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Re: Curtiss photo study

Postby JoeF » Sun May 05, 2013 9:32 pm

A Hammondsport, New York, detail blueprint at Library of Congress from Bell's papers.
Title: Blueprint, September 24, 1908
Two sizes of the image are available online at the page: http://www.loc.gov/item/magbellbib003202

http://lcweb2.loc.gov/mss/magbell/143/14300401/0001.jpg
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Re: Curtiss photo study

Postby simajim » Mon May 06, 2013 4:10 am

Much of the information on the AEA team and Curtiss and the glider building/flying was retrieved from the Library of Congress, and of course the Curtiss museum in Hammondsport, NY.
I am now considering doing a similar research on Whitehead. Will see how far I get.
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Re: Curtiss photo study

Postby SamKellner » Mon May 06, 2013 4:49 am

bobk wrote:It's fascinating to see the history of hang gliding (and of aviation itself) through your correspondence.


That's what I say, also. :clap: That is history. Would make some good episodes to watch on History channel. A lot better than pawn stars,???? once in a while a historic item brought in.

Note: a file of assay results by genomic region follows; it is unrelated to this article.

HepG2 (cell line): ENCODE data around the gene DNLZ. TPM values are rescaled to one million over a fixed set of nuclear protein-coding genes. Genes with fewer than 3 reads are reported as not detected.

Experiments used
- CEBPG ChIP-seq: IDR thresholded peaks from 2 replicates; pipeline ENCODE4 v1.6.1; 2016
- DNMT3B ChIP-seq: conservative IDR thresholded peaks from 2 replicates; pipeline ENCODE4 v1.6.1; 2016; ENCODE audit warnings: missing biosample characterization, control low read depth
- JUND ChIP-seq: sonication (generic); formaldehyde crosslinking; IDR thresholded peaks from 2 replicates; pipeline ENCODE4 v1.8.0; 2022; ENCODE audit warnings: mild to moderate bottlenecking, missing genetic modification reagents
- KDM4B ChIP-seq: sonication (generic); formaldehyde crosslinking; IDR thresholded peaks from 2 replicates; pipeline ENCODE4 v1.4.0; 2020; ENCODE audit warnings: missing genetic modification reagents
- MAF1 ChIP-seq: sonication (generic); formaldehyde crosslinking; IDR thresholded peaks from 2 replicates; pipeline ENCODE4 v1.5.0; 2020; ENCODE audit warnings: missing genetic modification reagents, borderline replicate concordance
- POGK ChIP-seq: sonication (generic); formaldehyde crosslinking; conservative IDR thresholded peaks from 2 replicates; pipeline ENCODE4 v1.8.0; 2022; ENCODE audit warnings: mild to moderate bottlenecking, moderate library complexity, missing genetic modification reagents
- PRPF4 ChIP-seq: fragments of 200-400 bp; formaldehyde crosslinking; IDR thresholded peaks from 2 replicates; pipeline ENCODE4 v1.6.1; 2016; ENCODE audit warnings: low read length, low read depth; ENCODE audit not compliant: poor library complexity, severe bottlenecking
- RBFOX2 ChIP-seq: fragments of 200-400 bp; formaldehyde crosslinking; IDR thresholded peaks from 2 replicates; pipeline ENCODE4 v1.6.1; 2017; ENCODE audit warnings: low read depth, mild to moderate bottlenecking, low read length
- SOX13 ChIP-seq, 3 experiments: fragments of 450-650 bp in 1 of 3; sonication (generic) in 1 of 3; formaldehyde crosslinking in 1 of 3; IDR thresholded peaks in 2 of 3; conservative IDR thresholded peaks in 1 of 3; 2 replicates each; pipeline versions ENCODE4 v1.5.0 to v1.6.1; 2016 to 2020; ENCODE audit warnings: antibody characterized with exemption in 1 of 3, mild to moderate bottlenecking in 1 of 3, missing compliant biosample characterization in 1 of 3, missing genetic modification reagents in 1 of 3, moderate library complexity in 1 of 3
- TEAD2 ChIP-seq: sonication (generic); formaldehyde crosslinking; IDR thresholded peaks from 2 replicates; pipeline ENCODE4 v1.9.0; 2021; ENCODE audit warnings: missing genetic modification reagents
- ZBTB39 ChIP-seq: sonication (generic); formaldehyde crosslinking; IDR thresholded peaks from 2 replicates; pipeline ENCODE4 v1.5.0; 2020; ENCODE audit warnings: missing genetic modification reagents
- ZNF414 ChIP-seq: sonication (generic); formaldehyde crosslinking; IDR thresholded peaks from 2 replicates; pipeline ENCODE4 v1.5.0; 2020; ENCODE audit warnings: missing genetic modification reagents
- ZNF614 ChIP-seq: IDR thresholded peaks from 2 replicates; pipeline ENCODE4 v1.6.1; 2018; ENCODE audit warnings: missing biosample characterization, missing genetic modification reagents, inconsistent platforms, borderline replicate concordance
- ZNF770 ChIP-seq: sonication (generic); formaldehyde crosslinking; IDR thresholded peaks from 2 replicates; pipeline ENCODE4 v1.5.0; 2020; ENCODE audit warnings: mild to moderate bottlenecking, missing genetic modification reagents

Yes thanks for searching/preserving the facts and keeping the info out there for all to see. :thumbup: :thumbup:

:wave: ,
Sam
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Re: Curtiss photo study

Postby JoeF » Mon May 06, 2013 7:38 am

simajim wrote:Much of the information on the AEA team and Curtiss and the glider building/flying was retrieved from the Library of Congress, and of course the Curtiss museum in Hammondsport, NY.
I am now considering doing a similar research on Whitehead. Will see how far I get.
Simine


Simine,
While delving into Gustave Whitehead's legacy, I trust you will open much of the implications found in his patents, and especially the one showing clearly an understanding of flexible-wing hang gliding with control frame and tether-hung pilot.
Image Caption and colorization and clip cutting was my recent doing. See full patent for unabridged claims and drawings.